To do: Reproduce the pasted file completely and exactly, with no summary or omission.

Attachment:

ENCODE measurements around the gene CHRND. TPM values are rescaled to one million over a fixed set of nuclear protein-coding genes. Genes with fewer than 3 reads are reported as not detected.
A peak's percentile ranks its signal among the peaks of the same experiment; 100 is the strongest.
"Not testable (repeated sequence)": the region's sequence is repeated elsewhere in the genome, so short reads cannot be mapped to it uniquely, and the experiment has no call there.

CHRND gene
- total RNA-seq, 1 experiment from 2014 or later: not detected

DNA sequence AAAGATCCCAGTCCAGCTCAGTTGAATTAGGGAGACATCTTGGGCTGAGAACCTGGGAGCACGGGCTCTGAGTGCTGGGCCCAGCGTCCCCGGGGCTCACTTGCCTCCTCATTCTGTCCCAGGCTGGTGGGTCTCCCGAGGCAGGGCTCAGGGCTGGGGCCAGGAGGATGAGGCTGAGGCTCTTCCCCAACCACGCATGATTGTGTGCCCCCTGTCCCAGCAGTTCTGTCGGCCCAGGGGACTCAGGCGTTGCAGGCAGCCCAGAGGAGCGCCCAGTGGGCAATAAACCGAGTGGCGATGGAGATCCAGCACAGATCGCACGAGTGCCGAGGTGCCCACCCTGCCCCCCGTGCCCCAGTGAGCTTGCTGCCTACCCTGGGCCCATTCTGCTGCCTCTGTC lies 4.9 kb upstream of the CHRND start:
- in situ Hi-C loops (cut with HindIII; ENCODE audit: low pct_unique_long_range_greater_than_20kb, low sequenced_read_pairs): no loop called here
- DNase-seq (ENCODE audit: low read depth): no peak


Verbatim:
ENCODE measurements around the gene CHRND. TPM values are rescaled to one million over a fixed set of nuclear protein-coding genes. Genes with fewer than 3 reads are reported as not detected.
A peak's percentile ranks its signal among the peaks of the same experiment; 100 is the strongest.
"Not testable (repeated sequence)": the region's sequence is repeated elsewhere in the genome, so short reads cannot be mapped to it uniquely, and the experiment has no call there.

CHRND gene
- total RNA-seq, 1 experiment from 2014 or later: not detected

DNA sequence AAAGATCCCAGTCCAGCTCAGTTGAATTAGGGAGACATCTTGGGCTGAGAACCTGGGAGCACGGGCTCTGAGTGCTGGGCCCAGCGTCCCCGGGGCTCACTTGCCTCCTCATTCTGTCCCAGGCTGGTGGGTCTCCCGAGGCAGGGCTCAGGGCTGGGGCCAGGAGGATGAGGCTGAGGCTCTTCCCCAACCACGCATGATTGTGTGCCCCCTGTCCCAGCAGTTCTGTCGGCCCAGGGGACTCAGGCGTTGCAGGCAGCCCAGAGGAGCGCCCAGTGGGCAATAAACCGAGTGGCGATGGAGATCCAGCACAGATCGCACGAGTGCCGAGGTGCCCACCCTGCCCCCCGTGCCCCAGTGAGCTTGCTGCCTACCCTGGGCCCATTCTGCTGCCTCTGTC lies 4.9 kb upstream of the CHRND start:
- in situ Hi-C loops (cut with HindIII; ENCODE audit: low pct_unique_long_range_greater_than_20kb, low sequenced_read_pairs): no loop called here
- DNase-seq (ENCODE audit: low read depth): no peak